We talked for a long time about my childhood imprisonment, about my father’s anguish at being challenged over his loyalty to America – my dad was born in San Francisco and played baseball, my mother was born in Sacramento,” Mr. Takei said. “I’m a weeper, and when Jay emailed me a song after that, about my father and the idea of allegiance, I just gushed. I knew I had to do this.”

Vanessa Hudgens to play Rizzo in FOX’s live broadcast musical ‘Grease’

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 Audrey Magazine:

It seems that the musical bug will not stop biting Vanessa Hudgens. Less than a week after her debut as Gigi at the Kennedy Center, Fox announced that Hudgens will be playing Rizzo, the loud-mouthed pink lady in a live musical broadcast of GreaseIn the original film, Rizzo was portrayed by actress Stockard Channing.

Fox is attempting to follow NBC’s footsteps by creating updated versions of classic musicals and broadcasting them on live television. NBC’s previous musical, Peter Pan, aired in December.

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Hudgens is simply “cranked” (that’s how you said “excited” in the 1950’s) on becoming a sassy pink lady.

Playing Rizzo is something I never imagined. I love that, because it will be a new challenge. I cannot wait to bring her to life on live television. I am going to be a pink lady!”

Hudgens will be starring alongside Julianne Hough, who will play goody-two-shoes Sandy. Fox has yet to announce the rest of the cast, but it is rumored that Hudgens’ ex-boyfriend and High School Musical co-star, Zac Efron, may play Danny Zucko. Perhaps that awkward situation may help Hudgens get into her bad-girl character?

Grease is expected to premiere on January 31, 2016.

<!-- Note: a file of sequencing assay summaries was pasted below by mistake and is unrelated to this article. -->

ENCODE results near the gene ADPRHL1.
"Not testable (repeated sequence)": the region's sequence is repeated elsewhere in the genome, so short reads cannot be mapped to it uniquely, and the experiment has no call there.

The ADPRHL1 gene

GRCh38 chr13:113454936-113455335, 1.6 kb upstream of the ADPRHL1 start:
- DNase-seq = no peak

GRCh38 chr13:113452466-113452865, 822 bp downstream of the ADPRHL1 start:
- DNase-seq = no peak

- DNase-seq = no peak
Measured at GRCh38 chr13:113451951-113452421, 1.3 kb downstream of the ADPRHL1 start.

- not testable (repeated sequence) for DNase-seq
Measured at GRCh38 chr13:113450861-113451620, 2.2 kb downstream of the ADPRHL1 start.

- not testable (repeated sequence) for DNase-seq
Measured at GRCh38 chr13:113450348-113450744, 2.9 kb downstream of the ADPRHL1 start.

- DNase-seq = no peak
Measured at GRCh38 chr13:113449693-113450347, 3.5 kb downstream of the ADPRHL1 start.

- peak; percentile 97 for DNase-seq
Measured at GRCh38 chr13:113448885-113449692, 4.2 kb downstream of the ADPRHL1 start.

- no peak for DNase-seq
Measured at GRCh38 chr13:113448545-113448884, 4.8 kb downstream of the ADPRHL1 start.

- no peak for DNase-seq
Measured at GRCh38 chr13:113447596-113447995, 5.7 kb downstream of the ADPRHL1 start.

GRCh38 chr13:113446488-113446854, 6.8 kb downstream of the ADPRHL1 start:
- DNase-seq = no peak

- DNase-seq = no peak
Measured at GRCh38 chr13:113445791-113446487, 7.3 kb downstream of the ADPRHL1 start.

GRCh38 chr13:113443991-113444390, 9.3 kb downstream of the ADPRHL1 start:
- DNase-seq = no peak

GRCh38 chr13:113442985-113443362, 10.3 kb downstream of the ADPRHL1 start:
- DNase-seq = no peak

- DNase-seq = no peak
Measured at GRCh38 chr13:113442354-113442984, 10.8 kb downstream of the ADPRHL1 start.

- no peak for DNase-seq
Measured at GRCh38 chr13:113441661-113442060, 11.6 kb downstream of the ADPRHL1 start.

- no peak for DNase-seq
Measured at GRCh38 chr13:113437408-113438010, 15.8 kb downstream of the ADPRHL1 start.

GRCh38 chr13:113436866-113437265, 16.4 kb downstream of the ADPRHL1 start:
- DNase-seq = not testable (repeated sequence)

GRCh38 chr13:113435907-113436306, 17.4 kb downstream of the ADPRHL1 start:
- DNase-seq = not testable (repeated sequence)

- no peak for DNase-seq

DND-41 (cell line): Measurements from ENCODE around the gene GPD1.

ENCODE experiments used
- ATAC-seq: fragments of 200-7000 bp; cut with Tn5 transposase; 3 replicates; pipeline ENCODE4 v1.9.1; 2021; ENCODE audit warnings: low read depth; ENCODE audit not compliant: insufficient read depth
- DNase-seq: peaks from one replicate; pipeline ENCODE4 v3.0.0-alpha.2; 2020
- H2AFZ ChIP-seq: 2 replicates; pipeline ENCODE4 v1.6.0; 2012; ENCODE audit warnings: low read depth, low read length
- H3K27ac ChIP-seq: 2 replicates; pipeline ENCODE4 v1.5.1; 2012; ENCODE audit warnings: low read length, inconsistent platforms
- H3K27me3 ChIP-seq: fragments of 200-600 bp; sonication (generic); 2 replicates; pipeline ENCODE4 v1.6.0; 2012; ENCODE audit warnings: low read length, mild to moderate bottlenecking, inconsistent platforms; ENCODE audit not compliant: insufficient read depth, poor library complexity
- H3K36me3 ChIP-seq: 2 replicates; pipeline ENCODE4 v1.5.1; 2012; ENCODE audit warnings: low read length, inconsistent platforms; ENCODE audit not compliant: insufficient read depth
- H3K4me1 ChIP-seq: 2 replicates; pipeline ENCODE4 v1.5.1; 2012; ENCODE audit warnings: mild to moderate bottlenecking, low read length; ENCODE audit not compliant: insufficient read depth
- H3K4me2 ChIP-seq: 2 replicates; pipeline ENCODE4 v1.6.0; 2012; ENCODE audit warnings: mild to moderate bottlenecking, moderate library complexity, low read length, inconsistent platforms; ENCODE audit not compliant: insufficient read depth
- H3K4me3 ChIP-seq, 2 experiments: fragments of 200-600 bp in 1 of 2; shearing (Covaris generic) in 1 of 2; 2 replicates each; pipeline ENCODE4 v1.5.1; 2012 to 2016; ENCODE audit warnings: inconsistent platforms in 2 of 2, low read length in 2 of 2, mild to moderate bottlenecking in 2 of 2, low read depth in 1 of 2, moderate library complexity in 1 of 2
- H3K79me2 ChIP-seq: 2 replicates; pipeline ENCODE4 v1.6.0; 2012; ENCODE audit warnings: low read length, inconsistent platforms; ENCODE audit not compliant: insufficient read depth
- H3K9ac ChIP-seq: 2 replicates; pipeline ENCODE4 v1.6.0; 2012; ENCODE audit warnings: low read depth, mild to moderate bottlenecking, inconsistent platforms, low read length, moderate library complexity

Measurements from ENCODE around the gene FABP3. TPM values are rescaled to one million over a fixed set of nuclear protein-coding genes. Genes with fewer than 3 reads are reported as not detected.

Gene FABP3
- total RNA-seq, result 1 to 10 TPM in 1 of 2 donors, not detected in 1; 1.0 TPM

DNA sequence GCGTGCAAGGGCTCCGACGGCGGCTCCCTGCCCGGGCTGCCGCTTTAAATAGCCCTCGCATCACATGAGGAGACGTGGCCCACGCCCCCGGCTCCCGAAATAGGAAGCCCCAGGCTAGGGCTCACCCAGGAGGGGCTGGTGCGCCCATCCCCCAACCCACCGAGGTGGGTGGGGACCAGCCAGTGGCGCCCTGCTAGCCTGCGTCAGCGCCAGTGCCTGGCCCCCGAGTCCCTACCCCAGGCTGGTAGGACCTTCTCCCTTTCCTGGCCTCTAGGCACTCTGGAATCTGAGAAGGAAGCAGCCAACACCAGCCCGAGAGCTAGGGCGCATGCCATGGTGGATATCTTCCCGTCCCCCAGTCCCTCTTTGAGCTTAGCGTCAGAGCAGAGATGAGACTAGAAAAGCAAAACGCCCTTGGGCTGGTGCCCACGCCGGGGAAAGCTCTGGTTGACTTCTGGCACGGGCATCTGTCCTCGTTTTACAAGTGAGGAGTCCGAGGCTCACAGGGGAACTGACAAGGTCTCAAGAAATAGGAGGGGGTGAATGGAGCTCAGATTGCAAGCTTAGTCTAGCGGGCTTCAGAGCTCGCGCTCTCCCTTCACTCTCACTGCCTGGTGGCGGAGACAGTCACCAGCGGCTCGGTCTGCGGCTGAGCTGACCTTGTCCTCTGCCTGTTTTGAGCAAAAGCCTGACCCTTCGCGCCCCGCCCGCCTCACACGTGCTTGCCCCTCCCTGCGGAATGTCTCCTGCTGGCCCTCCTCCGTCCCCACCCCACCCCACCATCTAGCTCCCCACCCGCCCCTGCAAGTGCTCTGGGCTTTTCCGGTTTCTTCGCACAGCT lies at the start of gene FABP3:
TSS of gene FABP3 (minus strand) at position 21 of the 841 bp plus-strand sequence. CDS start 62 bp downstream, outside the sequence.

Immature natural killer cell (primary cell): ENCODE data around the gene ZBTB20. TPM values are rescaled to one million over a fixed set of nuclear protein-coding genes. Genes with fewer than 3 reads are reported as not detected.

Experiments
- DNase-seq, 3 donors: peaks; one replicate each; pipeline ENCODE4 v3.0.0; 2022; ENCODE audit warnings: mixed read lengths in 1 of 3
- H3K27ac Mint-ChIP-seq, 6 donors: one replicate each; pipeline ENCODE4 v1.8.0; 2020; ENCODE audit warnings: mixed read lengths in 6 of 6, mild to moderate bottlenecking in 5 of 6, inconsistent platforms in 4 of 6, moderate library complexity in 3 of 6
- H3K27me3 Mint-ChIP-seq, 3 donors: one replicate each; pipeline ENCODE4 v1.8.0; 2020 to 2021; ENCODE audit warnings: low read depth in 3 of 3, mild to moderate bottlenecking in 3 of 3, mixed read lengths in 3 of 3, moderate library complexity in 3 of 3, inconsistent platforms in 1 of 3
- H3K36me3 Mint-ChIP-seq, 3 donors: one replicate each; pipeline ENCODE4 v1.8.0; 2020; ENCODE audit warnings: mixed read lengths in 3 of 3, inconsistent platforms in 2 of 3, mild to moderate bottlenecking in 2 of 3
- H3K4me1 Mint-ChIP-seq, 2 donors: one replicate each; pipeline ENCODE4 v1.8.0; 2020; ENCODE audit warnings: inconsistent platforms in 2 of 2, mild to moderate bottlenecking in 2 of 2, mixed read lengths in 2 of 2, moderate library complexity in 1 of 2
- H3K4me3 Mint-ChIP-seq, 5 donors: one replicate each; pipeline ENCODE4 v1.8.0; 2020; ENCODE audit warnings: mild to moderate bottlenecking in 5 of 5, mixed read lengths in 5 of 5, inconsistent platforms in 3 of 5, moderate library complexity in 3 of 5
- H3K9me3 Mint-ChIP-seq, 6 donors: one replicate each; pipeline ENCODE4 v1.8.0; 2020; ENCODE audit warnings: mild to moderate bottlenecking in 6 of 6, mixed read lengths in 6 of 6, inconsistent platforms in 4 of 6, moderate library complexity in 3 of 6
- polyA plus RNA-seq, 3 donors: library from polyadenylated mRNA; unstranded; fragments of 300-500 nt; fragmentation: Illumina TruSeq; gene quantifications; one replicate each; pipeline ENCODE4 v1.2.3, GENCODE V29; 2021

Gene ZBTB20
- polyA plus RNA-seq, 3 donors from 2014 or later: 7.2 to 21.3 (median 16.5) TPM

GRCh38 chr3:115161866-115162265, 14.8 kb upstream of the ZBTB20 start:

The Stndrd: Profile on Galavant’s Karen David

Karen David by John P. Fleenor (1)

 

The STNDRD (by Adam C. Better):

Karen David is a captivating young beauty that seems capable of accomplishing anything artistically. David was raised in Canada and also spent some of her formative years in London. She knew at a very early age that she wanted to pursue a career in acting and music.

Her newest project is the ABC show, Galavant. “It’s Monty Python meets The Princess Bride. I feel so lucky to be part of something so special. It really has been one of the most amazing experiences of my life,” said David in regards to working on her new hit show.

David is also actively involved in the world of fashion and you can learn about that side of her at queenstrunk.com. You can keep up with Karen David’s career at karendavid.com.

Where are you from originally?

I’m a bit of a tossed salad—a mishmosh of Chinese, Khasi (a tribe from where I was born) and Indian. There is a bit of “Mazel Tov” in my surname for good measure. Culturally, I am Canadian and British. But, I was born near the foothills of the Himalayas in a place called Shillong.

How old were you when you knew what you wanted to do for a profession?